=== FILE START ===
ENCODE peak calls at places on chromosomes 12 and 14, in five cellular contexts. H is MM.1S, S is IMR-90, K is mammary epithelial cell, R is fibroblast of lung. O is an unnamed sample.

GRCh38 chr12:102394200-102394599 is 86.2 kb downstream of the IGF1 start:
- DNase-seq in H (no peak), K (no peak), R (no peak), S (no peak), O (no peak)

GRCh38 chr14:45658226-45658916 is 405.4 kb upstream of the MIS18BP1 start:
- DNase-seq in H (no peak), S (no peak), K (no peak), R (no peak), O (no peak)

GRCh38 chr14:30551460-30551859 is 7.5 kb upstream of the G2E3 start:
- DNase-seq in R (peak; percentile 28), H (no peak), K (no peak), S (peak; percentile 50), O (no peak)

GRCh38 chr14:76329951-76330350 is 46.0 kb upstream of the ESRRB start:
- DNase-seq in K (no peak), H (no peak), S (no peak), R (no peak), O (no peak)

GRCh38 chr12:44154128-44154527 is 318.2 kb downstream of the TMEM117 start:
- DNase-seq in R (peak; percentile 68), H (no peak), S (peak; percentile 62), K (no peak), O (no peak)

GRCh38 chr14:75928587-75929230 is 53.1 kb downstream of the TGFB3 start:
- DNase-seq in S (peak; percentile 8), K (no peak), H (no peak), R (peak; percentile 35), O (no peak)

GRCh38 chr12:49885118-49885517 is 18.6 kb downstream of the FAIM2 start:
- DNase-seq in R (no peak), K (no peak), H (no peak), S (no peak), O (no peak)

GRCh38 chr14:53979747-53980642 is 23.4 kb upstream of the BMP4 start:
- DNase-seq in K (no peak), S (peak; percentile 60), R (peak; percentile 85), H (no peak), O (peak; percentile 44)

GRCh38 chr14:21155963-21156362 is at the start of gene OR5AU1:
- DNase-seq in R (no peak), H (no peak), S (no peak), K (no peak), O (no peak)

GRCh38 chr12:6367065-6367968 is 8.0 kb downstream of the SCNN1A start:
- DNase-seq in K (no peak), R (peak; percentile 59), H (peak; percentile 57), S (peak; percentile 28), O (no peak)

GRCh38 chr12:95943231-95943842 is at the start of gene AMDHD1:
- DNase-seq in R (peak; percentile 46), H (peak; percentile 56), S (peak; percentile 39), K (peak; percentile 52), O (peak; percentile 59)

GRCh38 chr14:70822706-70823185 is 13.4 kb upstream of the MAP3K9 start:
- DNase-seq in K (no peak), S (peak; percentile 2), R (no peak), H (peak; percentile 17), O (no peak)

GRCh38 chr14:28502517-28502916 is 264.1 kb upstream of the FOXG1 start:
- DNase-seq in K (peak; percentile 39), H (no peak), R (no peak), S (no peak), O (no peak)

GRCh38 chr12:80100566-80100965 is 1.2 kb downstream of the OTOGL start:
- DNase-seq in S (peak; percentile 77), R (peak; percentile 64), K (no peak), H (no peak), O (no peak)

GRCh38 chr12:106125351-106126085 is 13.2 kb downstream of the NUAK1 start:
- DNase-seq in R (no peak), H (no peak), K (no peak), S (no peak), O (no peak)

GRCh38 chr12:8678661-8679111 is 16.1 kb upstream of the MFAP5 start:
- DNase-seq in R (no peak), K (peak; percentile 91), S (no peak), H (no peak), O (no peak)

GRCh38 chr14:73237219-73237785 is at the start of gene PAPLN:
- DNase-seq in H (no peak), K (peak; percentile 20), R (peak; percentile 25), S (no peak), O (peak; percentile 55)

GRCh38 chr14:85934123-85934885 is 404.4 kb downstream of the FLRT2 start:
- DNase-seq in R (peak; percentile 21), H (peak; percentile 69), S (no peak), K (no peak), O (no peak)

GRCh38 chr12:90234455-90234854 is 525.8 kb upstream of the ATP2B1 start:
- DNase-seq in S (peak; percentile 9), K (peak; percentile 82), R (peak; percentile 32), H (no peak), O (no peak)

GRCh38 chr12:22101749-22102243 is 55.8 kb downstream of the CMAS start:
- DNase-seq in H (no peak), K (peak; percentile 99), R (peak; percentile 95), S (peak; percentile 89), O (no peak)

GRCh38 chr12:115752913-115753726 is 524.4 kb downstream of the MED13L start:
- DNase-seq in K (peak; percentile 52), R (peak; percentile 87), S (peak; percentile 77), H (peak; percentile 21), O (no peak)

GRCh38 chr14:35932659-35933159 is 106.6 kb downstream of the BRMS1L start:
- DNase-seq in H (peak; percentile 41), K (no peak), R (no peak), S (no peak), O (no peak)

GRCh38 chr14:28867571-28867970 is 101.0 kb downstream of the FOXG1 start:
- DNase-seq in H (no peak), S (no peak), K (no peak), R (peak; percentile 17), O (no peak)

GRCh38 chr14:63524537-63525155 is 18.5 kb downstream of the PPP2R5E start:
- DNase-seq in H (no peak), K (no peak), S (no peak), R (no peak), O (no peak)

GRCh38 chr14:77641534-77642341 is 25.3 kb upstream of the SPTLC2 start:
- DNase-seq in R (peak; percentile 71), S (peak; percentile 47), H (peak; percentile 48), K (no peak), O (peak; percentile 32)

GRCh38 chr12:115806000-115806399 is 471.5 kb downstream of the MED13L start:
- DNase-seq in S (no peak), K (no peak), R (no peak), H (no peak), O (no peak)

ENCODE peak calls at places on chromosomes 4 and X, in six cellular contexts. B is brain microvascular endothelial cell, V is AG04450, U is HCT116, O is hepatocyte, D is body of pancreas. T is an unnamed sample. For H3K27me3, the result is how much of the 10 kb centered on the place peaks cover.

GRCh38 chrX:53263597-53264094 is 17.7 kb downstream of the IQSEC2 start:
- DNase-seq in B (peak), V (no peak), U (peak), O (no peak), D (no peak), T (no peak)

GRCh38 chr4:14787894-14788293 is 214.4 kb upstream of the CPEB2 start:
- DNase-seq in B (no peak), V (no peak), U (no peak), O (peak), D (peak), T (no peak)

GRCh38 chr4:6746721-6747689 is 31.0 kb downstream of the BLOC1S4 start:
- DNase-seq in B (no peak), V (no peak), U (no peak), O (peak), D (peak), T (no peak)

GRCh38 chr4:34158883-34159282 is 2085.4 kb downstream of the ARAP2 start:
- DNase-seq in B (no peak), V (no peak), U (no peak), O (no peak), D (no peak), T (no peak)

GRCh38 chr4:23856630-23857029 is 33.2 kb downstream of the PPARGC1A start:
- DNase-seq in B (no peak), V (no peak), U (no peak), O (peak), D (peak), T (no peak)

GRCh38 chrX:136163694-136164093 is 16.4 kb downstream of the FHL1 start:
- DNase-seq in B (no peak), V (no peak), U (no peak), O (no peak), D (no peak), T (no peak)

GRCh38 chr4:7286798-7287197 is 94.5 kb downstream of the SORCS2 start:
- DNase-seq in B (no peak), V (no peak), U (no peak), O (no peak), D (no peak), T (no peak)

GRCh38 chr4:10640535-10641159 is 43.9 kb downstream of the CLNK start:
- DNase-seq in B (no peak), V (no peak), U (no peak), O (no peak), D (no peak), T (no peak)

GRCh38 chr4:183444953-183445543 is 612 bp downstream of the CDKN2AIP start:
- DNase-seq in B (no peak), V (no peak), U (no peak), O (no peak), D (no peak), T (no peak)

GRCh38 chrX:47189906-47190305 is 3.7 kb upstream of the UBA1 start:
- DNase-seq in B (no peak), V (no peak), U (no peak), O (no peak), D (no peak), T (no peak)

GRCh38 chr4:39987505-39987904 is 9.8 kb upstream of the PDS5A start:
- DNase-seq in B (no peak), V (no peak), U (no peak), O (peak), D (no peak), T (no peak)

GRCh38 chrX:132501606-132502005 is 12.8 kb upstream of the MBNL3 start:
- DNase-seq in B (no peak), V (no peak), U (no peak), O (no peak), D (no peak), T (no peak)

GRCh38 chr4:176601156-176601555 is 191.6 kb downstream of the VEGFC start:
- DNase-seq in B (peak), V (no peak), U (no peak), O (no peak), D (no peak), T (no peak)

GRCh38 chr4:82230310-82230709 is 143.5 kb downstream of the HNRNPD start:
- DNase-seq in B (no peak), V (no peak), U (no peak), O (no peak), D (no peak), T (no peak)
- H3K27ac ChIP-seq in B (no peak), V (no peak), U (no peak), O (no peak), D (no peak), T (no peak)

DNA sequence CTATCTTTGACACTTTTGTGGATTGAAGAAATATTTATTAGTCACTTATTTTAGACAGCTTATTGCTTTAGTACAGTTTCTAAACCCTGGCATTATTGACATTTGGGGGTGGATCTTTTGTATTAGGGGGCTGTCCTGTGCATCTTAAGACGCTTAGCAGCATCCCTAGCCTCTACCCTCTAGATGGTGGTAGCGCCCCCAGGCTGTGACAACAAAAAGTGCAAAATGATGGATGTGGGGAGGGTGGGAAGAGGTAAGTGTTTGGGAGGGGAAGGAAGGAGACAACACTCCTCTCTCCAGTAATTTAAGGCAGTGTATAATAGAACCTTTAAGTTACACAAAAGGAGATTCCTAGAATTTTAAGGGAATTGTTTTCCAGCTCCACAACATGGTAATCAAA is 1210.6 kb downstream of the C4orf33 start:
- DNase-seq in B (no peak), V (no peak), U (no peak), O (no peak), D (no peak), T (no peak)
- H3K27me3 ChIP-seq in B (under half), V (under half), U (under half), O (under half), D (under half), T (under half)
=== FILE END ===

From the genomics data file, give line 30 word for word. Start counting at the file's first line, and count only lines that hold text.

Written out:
GRCh38 chr12:106125351-106126085 is 13.2 kb downstream of the NUAK1 start: